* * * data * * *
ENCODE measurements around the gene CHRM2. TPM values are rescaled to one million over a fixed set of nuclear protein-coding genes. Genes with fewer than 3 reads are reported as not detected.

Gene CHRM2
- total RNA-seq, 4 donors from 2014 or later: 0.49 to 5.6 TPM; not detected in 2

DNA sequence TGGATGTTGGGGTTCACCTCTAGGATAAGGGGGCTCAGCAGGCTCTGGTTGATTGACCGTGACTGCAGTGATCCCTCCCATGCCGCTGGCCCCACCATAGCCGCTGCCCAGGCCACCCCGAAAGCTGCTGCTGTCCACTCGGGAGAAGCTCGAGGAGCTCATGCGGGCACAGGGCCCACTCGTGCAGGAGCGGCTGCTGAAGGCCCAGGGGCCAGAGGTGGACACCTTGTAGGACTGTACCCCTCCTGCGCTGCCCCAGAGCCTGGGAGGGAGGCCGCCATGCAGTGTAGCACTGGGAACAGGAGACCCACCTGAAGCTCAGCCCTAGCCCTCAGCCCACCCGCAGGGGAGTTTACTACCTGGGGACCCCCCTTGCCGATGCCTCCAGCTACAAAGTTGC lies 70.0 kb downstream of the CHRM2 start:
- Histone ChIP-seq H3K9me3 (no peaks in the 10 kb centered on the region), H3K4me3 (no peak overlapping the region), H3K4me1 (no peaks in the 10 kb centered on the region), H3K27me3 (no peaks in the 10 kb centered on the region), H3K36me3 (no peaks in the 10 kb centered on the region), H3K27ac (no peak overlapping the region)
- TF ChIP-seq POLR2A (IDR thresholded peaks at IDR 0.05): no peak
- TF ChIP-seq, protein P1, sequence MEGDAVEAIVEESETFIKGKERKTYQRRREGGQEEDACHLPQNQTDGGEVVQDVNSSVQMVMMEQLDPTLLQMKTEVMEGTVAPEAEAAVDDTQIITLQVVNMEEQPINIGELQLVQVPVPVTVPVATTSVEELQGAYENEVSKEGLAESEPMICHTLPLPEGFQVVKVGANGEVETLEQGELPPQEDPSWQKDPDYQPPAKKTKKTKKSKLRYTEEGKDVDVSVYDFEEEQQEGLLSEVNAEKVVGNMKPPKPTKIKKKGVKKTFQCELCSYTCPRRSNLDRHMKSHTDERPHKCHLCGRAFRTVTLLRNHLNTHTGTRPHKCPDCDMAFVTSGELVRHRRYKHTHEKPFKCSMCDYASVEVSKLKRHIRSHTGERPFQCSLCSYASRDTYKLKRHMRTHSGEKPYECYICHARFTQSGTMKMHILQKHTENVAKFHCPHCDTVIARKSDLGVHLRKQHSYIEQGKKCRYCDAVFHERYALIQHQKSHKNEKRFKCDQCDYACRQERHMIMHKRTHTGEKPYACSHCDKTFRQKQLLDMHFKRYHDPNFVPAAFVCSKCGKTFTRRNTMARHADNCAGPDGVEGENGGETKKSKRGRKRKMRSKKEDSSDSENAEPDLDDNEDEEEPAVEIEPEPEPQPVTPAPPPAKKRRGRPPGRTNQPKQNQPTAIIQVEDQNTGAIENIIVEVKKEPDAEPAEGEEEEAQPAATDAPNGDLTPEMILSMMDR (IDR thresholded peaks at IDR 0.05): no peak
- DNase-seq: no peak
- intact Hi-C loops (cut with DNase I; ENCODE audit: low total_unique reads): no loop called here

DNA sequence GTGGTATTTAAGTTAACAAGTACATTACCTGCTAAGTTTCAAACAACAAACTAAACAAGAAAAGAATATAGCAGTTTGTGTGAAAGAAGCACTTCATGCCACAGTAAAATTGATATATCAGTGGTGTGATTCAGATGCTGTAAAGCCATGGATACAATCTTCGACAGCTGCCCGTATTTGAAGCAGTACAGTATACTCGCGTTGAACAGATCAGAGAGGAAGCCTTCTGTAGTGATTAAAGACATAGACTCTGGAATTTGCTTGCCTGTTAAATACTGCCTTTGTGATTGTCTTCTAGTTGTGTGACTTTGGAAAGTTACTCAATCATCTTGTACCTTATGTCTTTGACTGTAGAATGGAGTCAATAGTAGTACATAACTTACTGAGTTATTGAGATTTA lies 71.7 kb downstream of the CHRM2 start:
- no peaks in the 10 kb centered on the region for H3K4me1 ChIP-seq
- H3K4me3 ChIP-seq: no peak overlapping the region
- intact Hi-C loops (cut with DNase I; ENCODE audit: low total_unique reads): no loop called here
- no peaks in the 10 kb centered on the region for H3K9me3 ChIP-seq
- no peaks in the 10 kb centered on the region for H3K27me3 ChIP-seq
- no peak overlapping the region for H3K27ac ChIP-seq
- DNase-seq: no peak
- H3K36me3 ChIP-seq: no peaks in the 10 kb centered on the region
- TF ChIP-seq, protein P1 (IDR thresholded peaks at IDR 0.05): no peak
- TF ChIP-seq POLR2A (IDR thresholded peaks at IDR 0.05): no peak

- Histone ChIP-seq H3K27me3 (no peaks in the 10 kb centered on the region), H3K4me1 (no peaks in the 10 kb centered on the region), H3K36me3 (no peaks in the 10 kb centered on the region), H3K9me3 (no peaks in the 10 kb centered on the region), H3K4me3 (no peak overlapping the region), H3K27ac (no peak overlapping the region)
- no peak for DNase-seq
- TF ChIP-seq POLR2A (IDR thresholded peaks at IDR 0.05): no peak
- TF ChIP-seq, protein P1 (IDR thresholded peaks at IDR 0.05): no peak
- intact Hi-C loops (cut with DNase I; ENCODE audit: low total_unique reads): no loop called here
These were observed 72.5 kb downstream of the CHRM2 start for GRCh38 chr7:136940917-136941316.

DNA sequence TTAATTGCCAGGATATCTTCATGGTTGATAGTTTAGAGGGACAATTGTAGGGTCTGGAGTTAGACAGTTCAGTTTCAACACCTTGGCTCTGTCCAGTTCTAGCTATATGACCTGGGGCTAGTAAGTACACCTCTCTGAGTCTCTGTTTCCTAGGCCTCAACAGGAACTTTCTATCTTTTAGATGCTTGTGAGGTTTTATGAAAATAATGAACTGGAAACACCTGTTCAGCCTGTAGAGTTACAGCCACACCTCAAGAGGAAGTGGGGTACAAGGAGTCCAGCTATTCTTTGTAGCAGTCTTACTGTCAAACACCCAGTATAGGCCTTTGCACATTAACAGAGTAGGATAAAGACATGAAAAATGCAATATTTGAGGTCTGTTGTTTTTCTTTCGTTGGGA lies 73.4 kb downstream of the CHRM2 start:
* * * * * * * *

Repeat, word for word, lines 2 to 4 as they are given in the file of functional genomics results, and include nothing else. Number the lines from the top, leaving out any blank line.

Gene CHRM2
- total RNA-seq, 4 donors from 2014 or later: 0.49 to 5.6 TPM; not detected in 2

DNA sequence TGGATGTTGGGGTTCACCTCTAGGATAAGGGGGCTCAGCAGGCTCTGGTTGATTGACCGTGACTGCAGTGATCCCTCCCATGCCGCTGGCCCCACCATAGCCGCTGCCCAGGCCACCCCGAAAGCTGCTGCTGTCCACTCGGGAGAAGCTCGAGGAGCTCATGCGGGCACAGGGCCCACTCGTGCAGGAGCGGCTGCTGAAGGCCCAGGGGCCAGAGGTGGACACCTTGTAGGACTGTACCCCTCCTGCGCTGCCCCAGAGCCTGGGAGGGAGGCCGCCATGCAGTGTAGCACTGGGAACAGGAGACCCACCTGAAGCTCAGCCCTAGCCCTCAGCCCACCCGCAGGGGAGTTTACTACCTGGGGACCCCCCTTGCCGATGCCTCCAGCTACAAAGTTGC lies 70.0 kb downstream of the CHRM2 start: